‘Halving the NSS weighting’ may have been a statement designed to pacify objections from within the sector, but underestimating the student voice can ultimately come at a cost. Gwen van der Velden highlights a major change in the TEF.
The release of the TEF lessons learned report, highlighted in Jo Johnson’s UUK speech, means more changes to everyone’s favourite measure of teaching excellence. Catherine Boyd and David Kernohan take a look at the implications.
Universities UK’s review of the TEF was based on a survey conducted before the results were released, and it makes for a fascinating snapshot of the views of VC before the agony or ecstasy of the awards themselves. Andrew McRae discusses the results.
More data is available about universities than ever before, and new software means it can be visualised to tell new stories about our sector. David Morris looks at data on TEF, REF, widening participation, university finances, and student numbers.
Four of our wisest wonks – Smita Jamdar, Vicky Gunn, Johnny Rich, and Ant Bagshaw – answered the call to outline their AlterniTEF. Is there a better way to do teaching and student experience accountability for universities than TEF?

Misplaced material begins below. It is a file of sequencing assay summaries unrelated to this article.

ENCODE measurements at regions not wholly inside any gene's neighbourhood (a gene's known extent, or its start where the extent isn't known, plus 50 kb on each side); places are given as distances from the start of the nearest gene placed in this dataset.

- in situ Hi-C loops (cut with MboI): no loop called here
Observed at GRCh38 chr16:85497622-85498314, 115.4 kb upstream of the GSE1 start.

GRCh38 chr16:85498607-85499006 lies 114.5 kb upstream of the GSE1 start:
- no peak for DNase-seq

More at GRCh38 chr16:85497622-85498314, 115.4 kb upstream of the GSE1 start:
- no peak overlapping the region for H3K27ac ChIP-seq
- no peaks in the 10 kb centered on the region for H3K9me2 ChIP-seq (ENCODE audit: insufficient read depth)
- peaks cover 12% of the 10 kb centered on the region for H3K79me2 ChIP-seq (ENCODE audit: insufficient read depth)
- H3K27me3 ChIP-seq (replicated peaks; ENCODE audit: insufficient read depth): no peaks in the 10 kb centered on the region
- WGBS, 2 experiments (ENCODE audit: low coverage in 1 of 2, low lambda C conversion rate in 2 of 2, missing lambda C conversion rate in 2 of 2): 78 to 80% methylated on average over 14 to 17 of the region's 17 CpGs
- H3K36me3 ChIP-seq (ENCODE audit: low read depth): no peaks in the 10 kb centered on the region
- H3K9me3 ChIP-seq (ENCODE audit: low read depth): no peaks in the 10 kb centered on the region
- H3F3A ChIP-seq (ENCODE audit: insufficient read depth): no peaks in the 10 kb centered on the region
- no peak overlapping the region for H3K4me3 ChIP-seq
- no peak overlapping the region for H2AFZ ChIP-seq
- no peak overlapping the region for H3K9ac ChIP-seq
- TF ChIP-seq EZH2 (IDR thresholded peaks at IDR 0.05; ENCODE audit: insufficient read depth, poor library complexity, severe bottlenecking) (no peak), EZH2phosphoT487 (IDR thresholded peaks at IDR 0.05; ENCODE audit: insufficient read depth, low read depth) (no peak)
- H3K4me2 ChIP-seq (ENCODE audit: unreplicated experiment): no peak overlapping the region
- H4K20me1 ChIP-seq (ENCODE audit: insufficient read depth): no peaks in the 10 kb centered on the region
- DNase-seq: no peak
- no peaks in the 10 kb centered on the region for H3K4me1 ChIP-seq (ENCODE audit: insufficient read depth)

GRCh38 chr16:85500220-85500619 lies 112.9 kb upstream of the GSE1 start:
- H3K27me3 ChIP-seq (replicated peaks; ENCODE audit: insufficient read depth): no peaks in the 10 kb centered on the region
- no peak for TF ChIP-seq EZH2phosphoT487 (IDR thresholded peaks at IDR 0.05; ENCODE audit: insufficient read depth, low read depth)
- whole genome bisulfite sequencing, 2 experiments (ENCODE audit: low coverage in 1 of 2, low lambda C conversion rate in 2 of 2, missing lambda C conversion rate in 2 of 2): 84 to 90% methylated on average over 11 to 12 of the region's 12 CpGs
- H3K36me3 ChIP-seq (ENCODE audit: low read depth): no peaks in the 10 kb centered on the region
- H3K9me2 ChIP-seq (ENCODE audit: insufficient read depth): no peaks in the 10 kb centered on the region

Whilst it is unlikely to outlive external examining, will TEF last as long as Audit and HE Review? Or will it have as short a half-life as TQA and Subject Review? Paul Greatrix takes us through a history of quality assurance and assessment in universities.
Some in the sector have claimed that TEF could harm UK universities’ international reputations. Nona Buckley-Irvine looks at those institutions which have the most to gain and lose from their outcomes.
London’s non-specialist universities have struggled in TEF, and could have done even worse were it not for the panel’s discretion. Nona Buckley-Irvine asks why students seem to have a much poorer experience in the capital.